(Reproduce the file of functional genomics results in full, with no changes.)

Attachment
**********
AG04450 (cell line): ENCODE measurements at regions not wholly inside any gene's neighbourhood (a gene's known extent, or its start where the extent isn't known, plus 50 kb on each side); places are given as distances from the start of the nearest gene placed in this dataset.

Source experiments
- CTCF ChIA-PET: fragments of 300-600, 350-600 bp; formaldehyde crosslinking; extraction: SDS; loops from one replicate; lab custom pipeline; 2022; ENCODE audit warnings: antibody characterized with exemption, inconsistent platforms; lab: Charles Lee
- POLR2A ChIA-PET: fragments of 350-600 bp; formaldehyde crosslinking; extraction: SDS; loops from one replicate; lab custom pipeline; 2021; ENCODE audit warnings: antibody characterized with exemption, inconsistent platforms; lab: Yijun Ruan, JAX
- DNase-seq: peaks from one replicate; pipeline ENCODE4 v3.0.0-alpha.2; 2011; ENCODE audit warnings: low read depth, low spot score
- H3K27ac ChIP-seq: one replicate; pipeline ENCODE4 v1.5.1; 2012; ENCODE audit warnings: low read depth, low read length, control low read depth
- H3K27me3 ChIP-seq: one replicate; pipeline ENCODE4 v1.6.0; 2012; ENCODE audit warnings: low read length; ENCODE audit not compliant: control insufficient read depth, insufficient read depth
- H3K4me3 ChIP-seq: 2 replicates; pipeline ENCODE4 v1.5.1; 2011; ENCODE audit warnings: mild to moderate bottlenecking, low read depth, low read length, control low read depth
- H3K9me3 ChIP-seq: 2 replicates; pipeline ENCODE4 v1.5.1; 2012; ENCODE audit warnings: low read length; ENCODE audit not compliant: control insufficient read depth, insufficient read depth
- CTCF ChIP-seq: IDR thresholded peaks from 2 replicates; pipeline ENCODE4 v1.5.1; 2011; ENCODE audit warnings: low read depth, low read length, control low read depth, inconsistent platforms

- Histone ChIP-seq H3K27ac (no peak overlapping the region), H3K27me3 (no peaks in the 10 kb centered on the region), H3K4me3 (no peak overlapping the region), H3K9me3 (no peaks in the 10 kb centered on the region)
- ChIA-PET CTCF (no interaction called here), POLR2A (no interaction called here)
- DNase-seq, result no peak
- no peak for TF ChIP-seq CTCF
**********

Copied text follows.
AG04450 (cell line): ENCODE measurements at regions not wholly inside any gene's neighbourhood (a gene's known extent, or its start where the extent isn't known, plus 50 kb on each side); places are given as distances from the start of the nearest gene placed in this dataset.

Source experiments
- CTCF ChIA-PET: fragments of 300-600, 350-600 bp; formaldehyde crosslinking; extraction: SDS; loops from one replicate; lab custom pipeline; 2022; ENCODE audit warnings: antibody characterized with exemption, inconsistent platforms; lab: Charles Lee
- POLR2A ChIA-PET: fragments of 350-600 bp; formaldehyde crosslinking; extraction: SDS; loops from one replicate; lab custom pipeline; 2021; ENCODE audit warnings: antibody characterized with exemption, inconsistent platforms; lab: Yijun Ruan, JAX
- DNase-seq: peaks from one replicate; pipeline ENCODE4 v3.0.0-alpha.2; 2011; ENCODE audit warnings: low read depth, low spot score
- H3K27ac ChIP-seq: one replicate; pipeline ENCODE4 v1.5.1; 2012; ENCODE audit warnings: low read depth, low read length, control low read depth
- H3K27me3 ChIP-seq: one replicate; pipeline ENCODE4 v1.6.0; 2012; ENCODE audit warnings: low read length; ENCODE audit not compliant: control insufficient read depth, insufficient read depth
- H3K4me3 ChIP-seq: 2 replicates; pipeline ENCODE4 v1.5.1; 2011; ENCODE audit warnings: mild to moderate bottlenecking, low read depth, low read length, control low read depth
- H3K9me3 ChIP-seq: 2 replicates; pipeline ENCODE4 v1.5.1; 2012; ENCODE audit warnings: low read length; ENCODE audit not compliant: control insufficient read depth, insufficient read depth
- CTCF ChIP-seq: IDR thresholded peaks from 2 replicates; pipeline ENCODE4 v1.5.1; 2011; ENCODE audit warnings: low read depth, low read length, control low read depth, inconsistent platforms

- Histone ChIP-seq H3K27ac (no peak overlapping the region), H3K27me3 (no peaks in the 10 kb centered on the region), H3K4me3 (no peak overlapping the region), H3K9me3 (no peaks in the 10 kb centered on the region)
- ChIA-PET CTCF (no interaction called here), POLR2A (no interaction called here)
- DNase-seq, result no peak
- no peak for TF ChIP-seq CTCF